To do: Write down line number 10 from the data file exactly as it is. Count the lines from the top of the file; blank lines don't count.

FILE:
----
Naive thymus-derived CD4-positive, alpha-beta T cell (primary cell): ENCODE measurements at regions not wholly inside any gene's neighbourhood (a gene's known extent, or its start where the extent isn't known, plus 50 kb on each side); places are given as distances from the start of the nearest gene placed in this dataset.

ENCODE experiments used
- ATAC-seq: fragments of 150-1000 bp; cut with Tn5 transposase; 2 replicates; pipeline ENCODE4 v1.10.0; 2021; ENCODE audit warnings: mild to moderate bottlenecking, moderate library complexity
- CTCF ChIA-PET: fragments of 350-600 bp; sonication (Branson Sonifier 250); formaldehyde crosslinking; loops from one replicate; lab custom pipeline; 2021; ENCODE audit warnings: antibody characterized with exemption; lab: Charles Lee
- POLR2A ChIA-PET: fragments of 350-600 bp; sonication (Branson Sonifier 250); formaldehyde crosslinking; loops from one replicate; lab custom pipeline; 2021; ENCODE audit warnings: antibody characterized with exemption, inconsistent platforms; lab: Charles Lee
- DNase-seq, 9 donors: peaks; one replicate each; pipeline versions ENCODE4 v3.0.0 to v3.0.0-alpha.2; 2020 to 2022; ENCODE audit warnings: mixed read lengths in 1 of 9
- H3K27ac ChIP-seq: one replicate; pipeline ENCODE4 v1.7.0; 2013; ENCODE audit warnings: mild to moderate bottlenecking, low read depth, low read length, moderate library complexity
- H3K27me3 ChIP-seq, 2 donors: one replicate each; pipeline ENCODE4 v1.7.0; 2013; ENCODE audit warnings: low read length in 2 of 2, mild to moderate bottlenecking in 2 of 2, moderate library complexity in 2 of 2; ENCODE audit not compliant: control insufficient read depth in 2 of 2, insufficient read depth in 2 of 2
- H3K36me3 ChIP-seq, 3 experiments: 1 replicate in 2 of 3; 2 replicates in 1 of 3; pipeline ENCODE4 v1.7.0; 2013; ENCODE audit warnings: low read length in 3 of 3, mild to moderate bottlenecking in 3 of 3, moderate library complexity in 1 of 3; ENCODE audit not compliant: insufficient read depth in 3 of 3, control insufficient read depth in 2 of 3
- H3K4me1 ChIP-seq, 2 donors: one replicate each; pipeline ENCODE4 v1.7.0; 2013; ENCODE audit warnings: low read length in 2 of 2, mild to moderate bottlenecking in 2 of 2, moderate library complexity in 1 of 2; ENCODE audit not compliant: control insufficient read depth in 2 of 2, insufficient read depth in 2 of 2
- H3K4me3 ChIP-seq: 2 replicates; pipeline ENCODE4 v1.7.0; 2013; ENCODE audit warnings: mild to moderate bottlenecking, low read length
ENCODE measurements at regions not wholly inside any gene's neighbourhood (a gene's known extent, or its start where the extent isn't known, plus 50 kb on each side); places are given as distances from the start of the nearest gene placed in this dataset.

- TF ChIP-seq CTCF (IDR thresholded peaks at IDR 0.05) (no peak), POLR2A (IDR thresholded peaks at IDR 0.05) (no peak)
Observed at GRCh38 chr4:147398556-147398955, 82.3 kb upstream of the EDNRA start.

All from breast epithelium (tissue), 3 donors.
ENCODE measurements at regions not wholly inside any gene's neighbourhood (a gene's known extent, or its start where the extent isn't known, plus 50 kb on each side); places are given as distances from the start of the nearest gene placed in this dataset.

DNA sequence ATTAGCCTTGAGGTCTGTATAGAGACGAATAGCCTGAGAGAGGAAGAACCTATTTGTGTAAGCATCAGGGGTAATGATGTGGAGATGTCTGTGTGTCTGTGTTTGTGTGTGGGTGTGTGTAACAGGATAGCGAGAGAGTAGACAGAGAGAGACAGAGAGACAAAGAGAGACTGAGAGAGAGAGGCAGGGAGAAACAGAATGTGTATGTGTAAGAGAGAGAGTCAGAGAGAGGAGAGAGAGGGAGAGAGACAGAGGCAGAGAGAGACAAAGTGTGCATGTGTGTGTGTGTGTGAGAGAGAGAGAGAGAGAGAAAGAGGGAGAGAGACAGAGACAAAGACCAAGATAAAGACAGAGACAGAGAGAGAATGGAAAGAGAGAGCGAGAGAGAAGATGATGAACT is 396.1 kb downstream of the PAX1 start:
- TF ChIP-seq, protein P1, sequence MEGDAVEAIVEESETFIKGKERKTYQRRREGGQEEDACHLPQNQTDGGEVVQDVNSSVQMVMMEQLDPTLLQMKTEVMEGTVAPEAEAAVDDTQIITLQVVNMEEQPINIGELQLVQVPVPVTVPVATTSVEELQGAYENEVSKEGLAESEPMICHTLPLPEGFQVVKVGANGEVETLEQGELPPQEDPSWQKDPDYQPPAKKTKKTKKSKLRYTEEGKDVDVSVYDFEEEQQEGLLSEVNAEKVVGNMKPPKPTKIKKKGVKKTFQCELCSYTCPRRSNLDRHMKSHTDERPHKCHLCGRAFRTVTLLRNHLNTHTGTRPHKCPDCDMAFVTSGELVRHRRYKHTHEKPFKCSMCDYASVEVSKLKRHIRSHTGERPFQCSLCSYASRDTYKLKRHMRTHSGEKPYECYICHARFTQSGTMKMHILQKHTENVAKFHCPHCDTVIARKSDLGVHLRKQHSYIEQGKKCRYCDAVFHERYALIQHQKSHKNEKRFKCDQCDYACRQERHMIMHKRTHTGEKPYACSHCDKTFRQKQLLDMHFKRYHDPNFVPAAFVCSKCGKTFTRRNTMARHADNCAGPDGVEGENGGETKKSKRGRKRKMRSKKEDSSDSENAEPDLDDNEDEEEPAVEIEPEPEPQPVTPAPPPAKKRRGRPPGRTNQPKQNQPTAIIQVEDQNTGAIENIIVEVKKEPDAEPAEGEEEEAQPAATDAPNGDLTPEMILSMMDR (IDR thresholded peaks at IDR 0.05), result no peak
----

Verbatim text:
- H3K4me1 ChIP-seq, 2 donors: one replicate each; pipeline ENCODE4 v1.7.0; 2013; ENCODE audit warnings: low read length in 2 of 2, mild to moderate bottlenecking in 2 of 2, moderate library complexity in 1 of 2; ENCODE audit not compliant: control insufficient read depth in 2 of 2, insufficient read depth in 2 of 2